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Around two years ago, I watched a documentary about Hunter S. Thompson, a documentary that I have recently re-visited called “Gonzo: The Life and Work of Dr. Hunter S. Thompson“. And I’d like to say that if you don’t know who he is, you should. Watch the documentary.


In this particular documentary, around 11:55, Thompson’s biographer, Douglas Brinkley, said, “The Great Gatsby is how Hunter learned to write. He would type the Great Gatsby over and over again just to learn the music of Fitzgerald.”

Whether or not it was actually how he learned to write is disputable, however, I was intrigued. I thought that it was the kind of idea that turns writers into legends.

Since then, it has been a goal of mine to re-write a book, more specifically “On the Road” by Jack Kerouac.
I don’t think that it is going to magically make me a better writer (as I’m sure it didn’t with him), but the idea of writing a story, word for word, just as an admirable author did, seems almost romantic to me.

I’m not saying that you should do this, just merely letting you in on the idea.

Paul Jun’s article, “What Hunter S. Thompson Can Teach You About Powerful Writing“, also mentions Thompson doing this. It has some other interesting facts, ideas and suggestions too.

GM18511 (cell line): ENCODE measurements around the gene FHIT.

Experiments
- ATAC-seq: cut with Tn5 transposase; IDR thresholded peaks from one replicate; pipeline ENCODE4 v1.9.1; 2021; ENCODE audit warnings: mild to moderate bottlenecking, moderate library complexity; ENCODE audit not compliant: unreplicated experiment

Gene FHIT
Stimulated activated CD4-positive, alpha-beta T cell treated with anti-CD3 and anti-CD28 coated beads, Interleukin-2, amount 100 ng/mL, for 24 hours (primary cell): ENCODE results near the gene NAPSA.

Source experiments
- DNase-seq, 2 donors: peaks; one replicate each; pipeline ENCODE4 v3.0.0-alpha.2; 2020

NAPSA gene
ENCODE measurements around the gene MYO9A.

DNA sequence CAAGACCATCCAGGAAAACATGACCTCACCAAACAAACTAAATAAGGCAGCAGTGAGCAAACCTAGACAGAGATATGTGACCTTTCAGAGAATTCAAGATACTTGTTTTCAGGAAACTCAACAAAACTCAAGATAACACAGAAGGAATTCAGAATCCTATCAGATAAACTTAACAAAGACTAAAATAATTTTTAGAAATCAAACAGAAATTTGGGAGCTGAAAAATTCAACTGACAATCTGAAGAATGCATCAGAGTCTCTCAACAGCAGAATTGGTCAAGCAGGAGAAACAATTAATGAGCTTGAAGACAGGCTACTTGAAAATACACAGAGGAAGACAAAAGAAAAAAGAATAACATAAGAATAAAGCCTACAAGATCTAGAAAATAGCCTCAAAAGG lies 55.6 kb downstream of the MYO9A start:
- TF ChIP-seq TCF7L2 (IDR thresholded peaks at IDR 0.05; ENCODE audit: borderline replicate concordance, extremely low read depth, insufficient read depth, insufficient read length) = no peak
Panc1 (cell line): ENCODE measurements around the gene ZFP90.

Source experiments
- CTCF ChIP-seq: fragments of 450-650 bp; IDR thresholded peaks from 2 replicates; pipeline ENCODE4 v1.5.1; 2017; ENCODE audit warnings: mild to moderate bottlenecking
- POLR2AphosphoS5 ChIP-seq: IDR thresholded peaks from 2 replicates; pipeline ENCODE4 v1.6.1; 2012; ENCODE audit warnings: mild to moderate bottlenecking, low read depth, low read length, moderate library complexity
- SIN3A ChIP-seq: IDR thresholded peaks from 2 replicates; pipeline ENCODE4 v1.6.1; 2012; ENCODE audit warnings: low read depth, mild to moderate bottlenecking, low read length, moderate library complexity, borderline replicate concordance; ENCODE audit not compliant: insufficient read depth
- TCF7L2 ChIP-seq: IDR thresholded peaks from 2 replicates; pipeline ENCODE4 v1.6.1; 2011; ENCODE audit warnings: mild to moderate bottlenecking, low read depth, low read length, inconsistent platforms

I decided to take action on this idea, and this is my experience…so far.
I wanted it to feel authentic, so I waited until I could get a typewriter. I began to type…”I first met Dean not long after my wife and I split up. I had just gotten over a serious illness that I won’t bother to talk about, except that it had something to do with the miserably weary split-up and my feeling that everything was dead. With the coming of Dean Moriarty began the part of my life you could call my life on the road.”

I continued on for about twenty pages, and never touched it again.

I started again, about two weeks ago. I had some time to kill, so I began again, from the beginning. Mind you, I’ve had the typewriter which was made in the seventy’s for about a year now, and I’ve never changed the ribbon. It was exhausting. I had to keep flipping the torn ribbon and skipping the holes that had been created from the metal letters furiously pounding on it for an unknown number of years. At one point, about five pages in, I even hand rolled the ribbon from one spool to the other. It was tedious, but I kept going and made it further in the book than I had the first time. With little ribbon left and too broke to buy more, if I could even find more, I stopped writing again.

I still need/want to finish the book, but I think I’ll use a computer to type it instead.

Adieu amis,
Brandy Danielle